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Book review: Bad Science and I Used to Know That- History

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Bad Science by Ben Goldacre.
I whizzed through this book, which was actually quite entertaining, as well as thought-provoking. Essentially, he explains the 'bad science' behind alternative remedies/medicine, the dubious credentials of some famous providers of health and nutritional advice, and discusses the media storm around healthcare stories, such as the MMR vaccine's link (or not, as it turned out) to autism.

I felt like I was already vaguely familiar with a lot of the information on how scientific research is conducted (although the last time I did anything even close a scientific experiment was about 10 years ago, at A-Level) but there was a lot that I have forgotten, or was not familiar with in such depth. This was a very accessible book, which didn't treat the reader as stupid. It has given me a healthy suspicion of health/science stories as reported in the media...I suppose I always thought there were a lot of dubious/exaggerated stories which may have misunderstood the science, but now I will be reading Ben Goldacre's website and this website, mentioned in the book, to have a look at the research myself and hopefully make up my own mind. I am looking forward to being more informed about these topics!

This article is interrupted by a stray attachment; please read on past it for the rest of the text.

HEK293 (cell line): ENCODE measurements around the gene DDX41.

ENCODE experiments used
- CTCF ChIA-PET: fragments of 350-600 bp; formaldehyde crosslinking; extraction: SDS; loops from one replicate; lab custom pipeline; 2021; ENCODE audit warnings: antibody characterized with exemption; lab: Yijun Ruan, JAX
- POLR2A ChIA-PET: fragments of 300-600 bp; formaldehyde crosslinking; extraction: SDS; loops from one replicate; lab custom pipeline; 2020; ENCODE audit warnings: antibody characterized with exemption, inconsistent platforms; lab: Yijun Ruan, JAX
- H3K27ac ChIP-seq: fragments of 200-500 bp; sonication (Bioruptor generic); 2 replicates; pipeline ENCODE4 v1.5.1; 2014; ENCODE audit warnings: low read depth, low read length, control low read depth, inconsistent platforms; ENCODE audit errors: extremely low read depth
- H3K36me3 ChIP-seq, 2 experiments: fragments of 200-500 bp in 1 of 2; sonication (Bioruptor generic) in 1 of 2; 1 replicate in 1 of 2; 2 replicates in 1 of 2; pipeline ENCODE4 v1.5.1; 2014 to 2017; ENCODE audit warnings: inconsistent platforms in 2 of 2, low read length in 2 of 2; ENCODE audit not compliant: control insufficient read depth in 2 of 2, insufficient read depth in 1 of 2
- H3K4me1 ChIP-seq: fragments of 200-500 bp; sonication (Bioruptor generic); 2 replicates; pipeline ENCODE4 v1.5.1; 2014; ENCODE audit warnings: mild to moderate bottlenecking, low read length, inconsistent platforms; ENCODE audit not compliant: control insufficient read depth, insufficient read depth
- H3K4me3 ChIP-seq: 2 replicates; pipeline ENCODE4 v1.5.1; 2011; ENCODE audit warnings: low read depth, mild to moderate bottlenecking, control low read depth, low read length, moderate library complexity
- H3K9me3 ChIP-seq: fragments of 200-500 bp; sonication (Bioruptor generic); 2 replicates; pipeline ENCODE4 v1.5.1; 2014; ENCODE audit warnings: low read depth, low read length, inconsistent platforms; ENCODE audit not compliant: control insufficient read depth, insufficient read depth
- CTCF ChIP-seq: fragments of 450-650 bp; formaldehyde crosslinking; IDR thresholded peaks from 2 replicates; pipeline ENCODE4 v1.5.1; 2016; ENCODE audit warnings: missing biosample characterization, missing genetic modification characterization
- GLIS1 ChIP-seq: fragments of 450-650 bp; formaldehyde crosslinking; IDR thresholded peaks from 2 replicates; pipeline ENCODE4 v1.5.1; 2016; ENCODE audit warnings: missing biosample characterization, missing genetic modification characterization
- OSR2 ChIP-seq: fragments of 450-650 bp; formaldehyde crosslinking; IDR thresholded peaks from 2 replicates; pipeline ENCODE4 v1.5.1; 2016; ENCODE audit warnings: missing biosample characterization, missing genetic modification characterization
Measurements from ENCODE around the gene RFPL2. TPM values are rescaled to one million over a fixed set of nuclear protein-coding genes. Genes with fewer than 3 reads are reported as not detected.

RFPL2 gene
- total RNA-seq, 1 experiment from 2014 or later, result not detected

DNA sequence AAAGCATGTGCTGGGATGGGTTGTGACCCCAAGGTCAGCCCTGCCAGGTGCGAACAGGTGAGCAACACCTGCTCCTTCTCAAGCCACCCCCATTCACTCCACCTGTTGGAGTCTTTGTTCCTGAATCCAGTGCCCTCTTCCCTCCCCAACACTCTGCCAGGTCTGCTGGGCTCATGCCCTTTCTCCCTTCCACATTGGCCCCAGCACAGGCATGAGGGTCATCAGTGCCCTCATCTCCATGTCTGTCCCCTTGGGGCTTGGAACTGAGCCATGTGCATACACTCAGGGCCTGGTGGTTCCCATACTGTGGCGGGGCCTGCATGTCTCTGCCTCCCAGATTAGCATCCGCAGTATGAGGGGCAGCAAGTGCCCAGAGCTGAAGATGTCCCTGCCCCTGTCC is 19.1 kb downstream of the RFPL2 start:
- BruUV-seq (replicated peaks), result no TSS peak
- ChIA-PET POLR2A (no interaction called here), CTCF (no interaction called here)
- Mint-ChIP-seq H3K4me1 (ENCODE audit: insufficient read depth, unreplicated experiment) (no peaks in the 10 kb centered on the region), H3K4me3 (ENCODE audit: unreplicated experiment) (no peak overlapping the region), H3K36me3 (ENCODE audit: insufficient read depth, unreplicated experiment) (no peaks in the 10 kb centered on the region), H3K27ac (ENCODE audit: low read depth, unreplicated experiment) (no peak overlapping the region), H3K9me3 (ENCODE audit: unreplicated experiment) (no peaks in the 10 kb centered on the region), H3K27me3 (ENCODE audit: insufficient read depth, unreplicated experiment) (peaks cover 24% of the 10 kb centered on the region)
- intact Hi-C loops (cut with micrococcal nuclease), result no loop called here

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I Used to Know That- History by Emma Marriott
Despite having a history degree, I sometimes feel that I have large gaps in my historical knowledge, particularly when it comes to modern history. This book aimed to give an overview of history (albeit from a British/European perspective). Due to my patchy knowledge, it became more useful the further into it I read, and I think it was quite good at showing how the 'headlines' of history fitted together.
One issue that I had with this book in Kindle format was that what were probably well laid out information boxes in the print version became jumbled up in the Kindle version, so I found that I was jumping between the main paragraph and the 'detail' box- annoying!

I seem to be getting through the Kindle books quite speedily (and making slow progress on the print books- if only the print books would hold themselves open whilst I knit!). Next up is 'A Brief History of the Third Reich'- bought in an attempt to fill in my knowledge gaps, I think!


  1. Hi Nicola, I really liked Bad Science, and as you probably know, the author also wrote Bad Pharma, which I haven't read yet. I would benefit from reading the history book - having no degree in history, my gaps are yawning chasms! BTW, from one of your previous posts, I have heard of that snail book and I think I would like it.

    1. I think Bad Pharma will be on my list to read once I have got through my backlog! I wonder if our local library has it digitally..hmm!
      The snail book was quite calming, in an odd way- I think the slow pace of the snail filtered through whilst I was reading.


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